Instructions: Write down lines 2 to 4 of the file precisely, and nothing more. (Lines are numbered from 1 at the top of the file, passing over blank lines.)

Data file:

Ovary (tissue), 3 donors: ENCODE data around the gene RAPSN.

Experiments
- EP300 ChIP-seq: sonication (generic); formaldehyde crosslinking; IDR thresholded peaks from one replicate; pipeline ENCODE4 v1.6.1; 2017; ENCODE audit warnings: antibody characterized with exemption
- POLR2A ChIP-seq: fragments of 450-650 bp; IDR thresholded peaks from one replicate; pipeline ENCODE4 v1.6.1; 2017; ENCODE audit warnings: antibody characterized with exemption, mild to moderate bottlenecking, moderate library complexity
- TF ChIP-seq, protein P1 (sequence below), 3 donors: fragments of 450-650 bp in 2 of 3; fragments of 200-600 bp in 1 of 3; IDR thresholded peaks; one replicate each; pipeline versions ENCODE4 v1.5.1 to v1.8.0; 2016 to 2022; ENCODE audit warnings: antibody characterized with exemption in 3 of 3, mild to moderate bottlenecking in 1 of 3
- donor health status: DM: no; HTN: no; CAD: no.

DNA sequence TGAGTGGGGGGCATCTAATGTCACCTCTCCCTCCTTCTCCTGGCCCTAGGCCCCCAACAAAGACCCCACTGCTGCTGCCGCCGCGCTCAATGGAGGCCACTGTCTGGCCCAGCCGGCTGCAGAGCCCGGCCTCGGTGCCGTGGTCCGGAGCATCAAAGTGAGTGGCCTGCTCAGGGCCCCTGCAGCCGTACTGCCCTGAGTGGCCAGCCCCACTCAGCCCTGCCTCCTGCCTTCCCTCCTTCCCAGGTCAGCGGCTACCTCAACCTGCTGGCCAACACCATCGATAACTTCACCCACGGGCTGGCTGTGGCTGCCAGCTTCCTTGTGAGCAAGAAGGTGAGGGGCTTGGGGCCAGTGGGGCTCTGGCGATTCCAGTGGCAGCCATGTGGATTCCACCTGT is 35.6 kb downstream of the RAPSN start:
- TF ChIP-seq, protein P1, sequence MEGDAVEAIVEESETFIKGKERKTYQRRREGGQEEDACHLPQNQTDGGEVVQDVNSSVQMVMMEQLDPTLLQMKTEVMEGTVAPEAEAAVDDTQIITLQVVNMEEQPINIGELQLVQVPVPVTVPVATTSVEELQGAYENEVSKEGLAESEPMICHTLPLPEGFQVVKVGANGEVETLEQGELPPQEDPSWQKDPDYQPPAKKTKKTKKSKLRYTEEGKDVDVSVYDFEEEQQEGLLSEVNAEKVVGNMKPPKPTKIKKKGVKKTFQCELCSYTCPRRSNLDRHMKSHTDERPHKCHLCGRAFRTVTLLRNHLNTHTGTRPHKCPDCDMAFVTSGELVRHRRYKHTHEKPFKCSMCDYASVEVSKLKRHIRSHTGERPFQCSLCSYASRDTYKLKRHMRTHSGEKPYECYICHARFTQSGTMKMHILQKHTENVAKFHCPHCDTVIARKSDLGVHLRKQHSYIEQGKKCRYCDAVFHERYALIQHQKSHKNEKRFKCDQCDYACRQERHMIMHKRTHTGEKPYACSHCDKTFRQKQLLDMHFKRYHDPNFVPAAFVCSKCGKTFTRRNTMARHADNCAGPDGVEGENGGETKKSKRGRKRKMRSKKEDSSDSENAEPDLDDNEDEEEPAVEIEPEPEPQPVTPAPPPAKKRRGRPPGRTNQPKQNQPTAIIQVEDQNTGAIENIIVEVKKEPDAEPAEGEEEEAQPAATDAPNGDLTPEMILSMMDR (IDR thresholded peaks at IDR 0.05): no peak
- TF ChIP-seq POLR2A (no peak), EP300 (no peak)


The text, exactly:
Experiments
- EP300 ChIP-seq: sonication (generic); formaldehyde crosslinking; IDR thresholded peaks from one replicate; pipeline ENCODE4 v1.6.1; 2017; ENCODE audit warnings: antibody characterized with exemption
- POLR2A ChIP-seq: fragments of 450-650 bp; IDR thresholded peaks from one replicate; pipeline ENCODE4 v1.6.1; 2017; ENCODE audit warnings: antibody characterized with exemption, mild to moderate bottlenecking, moderate library complexity